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Biocontrol introduction

Target pest: Solanum mauritianum (Solanales: Solanaceae) = S. auriculatum, woolly nightshade

Agent introduced: Gargaphia decoris (Hemiptera: Tingidae), woolly nightshade lace bug



Import source:

Brazil via South Africa

Import notes:

Winks (2014) - Gargaphia decoris is native to South America. The first importation into New Zealand, of Brazilian provenance, was in 2010 from South Africa, where it had been released a decade earlier as a biocontrol agent.

Falla et al. (2021) - released individuals were sourced from Brazilian stocks that were established in South Africa after field thermal assessments revealed that they are able to tolerate colder temperatures than the Argentinian stock [that was originally released in South Africa (Cowie et al. 2018)]. [Note that subsequent assessments dismissed this idea, finding that both the original Argentinean and subsequent high-altitude Brazilian stocks could tolerate the low temperatures of South African winters (Cowie et al. 2018).]



Release details:

Landcare Research (2011) - the first release was made in a forestry block at Tauranga (Bay of Plenty) in 2010. Since then releases have been made in Waikato, Taranaki, Northland and Manawatu-Whanganui.

Landcare Research (2014b) - since first release in 2010, released widely throughout New Zealand.

Landcare Research (2015j) - released at nine sites in the year Sep 2014 - Aug 2015.


Landcare Research (2014b) - established readily at many sites, but predation may limit its potential.

Paynter et al. (2018) - during surveys Sejanus albisignatus [a native mirid bug] observed eating a nymph but predation appears to be relatively trivial.

Falla et al. (2021) - G. decoris has established in the Northland, Auckland, Waikato and the Bay of Plenty regions of the North Island.

Impacts on target:

Landcare Research (2014b) - June 2014 reports of heavy damage to total defoliation under pines in 15-ha area in Ngapeke Forest Block, Bay of Plenty. Evidence here and in South Africa suggests G. decoris does best in partial shade.

Landcare Research (2015i) - some damaging outbreaks are beginning to occur.

Landcare Research (2017g) - beginning to cause significant damage at many sites.

Paynter et al. (2018) - major impacts have been observed on plants in shade or partial shade.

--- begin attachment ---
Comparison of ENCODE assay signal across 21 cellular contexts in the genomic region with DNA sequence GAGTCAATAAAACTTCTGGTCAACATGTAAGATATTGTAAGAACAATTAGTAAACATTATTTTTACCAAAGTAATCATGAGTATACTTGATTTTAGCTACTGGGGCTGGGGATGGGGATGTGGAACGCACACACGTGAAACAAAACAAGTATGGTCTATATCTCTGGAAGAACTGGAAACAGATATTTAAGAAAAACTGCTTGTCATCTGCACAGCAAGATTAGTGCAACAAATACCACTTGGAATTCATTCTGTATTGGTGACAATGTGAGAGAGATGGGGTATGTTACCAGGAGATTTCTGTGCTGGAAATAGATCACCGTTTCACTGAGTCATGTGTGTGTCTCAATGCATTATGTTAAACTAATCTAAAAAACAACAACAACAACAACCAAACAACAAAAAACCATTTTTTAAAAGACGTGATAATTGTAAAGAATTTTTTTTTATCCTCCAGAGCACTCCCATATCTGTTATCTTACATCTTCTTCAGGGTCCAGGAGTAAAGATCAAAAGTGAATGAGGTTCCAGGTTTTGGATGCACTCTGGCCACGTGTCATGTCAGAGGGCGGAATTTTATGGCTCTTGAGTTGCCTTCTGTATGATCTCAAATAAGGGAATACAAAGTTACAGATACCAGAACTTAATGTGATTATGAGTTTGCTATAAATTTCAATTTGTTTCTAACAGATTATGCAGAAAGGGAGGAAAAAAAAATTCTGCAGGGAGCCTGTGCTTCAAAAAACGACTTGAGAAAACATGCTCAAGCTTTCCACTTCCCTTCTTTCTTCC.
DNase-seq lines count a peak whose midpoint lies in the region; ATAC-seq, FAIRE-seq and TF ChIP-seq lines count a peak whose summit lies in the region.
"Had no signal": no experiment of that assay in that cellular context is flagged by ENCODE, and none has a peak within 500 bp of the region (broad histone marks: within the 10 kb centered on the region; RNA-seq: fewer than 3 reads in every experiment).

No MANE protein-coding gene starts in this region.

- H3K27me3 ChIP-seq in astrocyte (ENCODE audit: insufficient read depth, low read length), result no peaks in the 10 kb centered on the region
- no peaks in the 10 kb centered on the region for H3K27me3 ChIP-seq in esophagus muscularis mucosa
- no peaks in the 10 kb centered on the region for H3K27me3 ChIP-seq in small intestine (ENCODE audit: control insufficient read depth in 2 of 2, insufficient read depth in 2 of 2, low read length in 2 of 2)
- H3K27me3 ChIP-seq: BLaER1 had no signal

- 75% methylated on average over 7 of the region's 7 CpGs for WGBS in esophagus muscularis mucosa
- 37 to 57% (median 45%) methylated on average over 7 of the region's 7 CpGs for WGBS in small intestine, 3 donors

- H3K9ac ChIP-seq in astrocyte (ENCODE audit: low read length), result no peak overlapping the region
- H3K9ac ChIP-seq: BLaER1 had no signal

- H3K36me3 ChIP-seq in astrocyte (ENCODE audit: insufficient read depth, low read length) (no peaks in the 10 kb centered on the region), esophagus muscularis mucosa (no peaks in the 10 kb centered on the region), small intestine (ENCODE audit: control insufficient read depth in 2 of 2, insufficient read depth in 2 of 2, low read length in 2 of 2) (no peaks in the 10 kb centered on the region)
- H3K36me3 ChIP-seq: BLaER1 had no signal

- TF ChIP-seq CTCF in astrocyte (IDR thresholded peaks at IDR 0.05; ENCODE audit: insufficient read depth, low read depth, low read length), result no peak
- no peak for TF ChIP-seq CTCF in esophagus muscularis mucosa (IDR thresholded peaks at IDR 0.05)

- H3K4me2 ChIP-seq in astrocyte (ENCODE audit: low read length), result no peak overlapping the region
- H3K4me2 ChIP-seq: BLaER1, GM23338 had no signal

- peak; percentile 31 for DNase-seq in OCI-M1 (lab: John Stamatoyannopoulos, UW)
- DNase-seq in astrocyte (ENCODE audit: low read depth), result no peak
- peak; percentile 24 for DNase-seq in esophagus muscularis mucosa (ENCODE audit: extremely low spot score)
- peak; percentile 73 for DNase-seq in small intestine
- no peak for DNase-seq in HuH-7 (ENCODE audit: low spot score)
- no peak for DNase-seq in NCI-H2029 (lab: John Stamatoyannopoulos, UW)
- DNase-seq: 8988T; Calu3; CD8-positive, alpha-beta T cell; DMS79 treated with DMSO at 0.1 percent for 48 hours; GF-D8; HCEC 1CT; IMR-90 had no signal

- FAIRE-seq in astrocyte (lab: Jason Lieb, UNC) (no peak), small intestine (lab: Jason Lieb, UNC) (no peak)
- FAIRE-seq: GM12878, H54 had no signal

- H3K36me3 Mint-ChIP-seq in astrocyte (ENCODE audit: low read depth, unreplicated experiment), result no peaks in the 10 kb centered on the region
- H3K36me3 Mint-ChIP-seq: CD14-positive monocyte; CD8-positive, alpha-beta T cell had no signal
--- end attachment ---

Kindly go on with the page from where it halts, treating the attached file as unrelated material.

Paynter (2021b) - outbreaks of G. decoris have been largely confined to sheltered, shaded or partially shaded habitats. A recent New Zealand study showed that S. mauritianum trichomes [leaf hairs] are thicker and denser on plants in full sun, which may explain why G. decoris prefers shade.

Falla et al. (2021) - the overall damage inflicted to S. mauritianum has been deemed as ‘trivial’, both in New Zealand and South Africa (where G. decoris has also been released against S. mauritianum), except during sporadic outbreaks. Cowie et al. (2018) attributed the low performance of G. decoris in South Africa to sporadic fluctuations of its population density due to the effect of abiotic and biotic factors such as climate and predation.

Falla et al. (2023) - from glasshouse trials investigating why G. decoris more commonly infests plants growing in shaded locations rather than in full sunlight conditions, it was concluded that light intensity affected physical (such as leaf thickness and trichome density) and chemical (including glycoalkaloid concentrations) traits of S. mauritianum plants and that some of these effects influenced G. decoris performance. On young plants, G. decoris showed no discrimination between high-shade and low-shade leaves for oviposition or feeding. However, as the host plants grew older, second generation G. decoris females failed to oviposit on low shade plants and displayed smaller bodies compared to the females that developed feeding on high shade plants. Although the key factor behind the differential performance of G. decoris under contrasting light conditions remains unclear, it is believed that plant glycoalkaloid concentrations contribute to host plant selection. Trichome density was not considered a factor that would affect the performance and establishment of G. decoris because it had no problem ovipositing on leaves with high trichome density.

Landcare Research (2023g) - Gargaphia decoris only reaches high and damaging densities at shaded sites.

Paynter (2024) - factors influencing the success of weed biocontrol agents released and established in New Zealand were investigated. Each agent’s impact on the target weed in New Zealand was assessed as ‘heavy’, ‘medium’, ‘variable’, ‘slight’ or ‘none’, where a ‘heavy’, ‘medium’ or ‘variable’ impact have all been observed to reduce populations or percentage cover of their target weed in all or part of their respective target weed ranges in New Zealand. Results showed that: (i) agents that are highly damaging in their native range were almost invariably highly damaging in New Zealand; (ii) invertebrate agents with a closely related ‘native analogue’ species are susceptible to parasitism by the parasitoids that attack their native analogues and failed to have an impact on the target weed, and (iii) agent feeding guild helped predict agent impact - in particular, agents that only attack reproductive parts of the plant (e.g., seed and flower-feeders) are unlikely to reduce weed populations. Damaging impacts of G. decoris, a piercing/sucking insect, have not been reported in its native range, it does not have a New Zealand native ecological analogue and its impact in New Zealand is assessed as ‘variable’. Although G. decoris can impact S. mauritianum in New Zealand, despite not being reported having damaging impacts in its native range, it does so only at sheltered, shaded sites. As many S. mauritianum infestations occur in full sun, G. decoris does not provide adequate control in New Zealand, so the observations regarding its impacts in the native range are not particularly misleading with respect to predicting its performance in New Zealand.